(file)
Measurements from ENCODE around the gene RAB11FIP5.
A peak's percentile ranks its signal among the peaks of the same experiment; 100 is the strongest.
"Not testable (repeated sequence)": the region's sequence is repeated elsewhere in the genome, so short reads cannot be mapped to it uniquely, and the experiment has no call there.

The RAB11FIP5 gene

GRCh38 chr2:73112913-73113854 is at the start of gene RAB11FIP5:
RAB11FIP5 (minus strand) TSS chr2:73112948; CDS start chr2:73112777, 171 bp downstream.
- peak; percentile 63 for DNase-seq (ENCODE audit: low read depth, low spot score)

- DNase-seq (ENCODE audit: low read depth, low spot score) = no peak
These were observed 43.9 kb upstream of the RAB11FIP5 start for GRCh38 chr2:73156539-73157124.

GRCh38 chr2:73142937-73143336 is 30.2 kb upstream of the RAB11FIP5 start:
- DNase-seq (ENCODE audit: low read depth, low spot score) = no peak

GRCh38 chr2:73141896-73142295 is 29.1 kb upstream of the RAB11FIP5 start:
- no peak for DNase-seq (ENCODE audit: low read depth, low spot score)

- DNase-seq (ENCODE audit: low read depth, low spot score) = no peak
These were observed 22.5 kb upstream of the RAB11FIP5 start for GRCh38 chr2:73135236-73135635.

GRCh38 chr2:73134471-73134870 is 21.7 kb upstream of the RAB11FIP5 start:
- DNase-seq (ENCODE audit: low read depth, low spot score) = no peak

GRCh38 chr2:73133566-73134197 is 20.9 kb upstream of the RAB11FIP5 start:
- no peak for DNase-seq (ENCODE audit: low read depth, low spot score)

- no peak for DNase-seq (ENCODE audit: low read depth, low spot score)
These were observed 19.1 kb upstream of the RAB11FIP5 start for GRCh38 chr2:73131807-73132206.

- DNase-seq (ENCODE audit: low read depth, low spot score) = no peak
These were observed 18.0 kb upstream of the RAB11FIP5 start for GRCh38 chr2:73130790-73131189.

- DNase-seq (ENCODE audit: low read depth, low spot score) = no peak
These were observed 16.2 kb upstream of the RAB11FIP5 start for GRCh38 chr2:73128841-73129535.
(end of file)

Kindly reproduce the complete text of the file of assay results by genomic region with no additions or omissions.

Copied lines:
Measurements from ENCODE around the gene RAB11FIP5.
A peak's percentile ranks its signal among the peaks of the same experiment; 100 is the strongest.
"Not testable (repeated sequence)": the region's sequence is repeated elsewhere in the genome, so short reads cannot be mapped to it uniquely, and the experiment has no call there.

The RAB11FIP5 gene

GRCh38 chr2:73112913-73113854 is at the start of gene RAB11FIP5:
RAB11FIP5 (minus strand) TSS chr2:73112948; CDS start chr2:73112777, 171 bp downstream.
- peak; percentile 63 for DNase-seq (ENCODE audit: low read depth, low spot score)

- DNase-seq (ENCODE audit: low read depth, low spot score) = no peak
These were observed 43.9 kb upstream of the RAB11FIP5 start for GRCh38 chr2:73156539-73157124.

GRCh38 chr2:73142937-73143336 is 30.2 kb upstream of the RAB11FIP5 start:
- DNase-seq (ENCODE audit: low read depth, low spot score) = no peak

GRCh38 chr2:73141896-73142295 is 29.1 kb upstream of the RAB11FIP5 start:
- no peak for DNase-seq (ENCODE audit: low read depth, low spot score)

- DNase-seq (ENCODE audit: low read depth, low spot score) = no peak
These were observed 22.5 kb upstream of the RAB11FIP5 start for GRCh38 chr2:73135236-73135635.

GRCh38 chr2:73134471-73134870 is 21.7 kb upstream of the RAB11FIP5 start:
- DNase-seq (ENCODE audit: low read depth, low spot score) = no peak

GRCh38 chr2:73133566-73134197 is 20.9 kb upstream of the RAB11FIP5 start:
- no peak for DNase-seq (ENCODE audit: low read depth, low spot score)

- no peak for DNase-seq (ENCODE audit: low read depth, low spot score)
These were observed 19.1 kb upstream of the RAB11FIP5 start for GRCh38 chr2:73131807-73132206.

- DNase-seq (ENCODE audit: low read depth, low spot score) = no peak
These were observed 18.0 kb upstream of the RAB11FIP5 start for GRCh38 chr2:73130790-73131189.

- DNase-seq (ENCODE audit: low read depth, low spot score) = no peak
These were observed 16.2 kb upstream of the RAB11FIP5 start for GRCh38 chr2:73128841-73129535.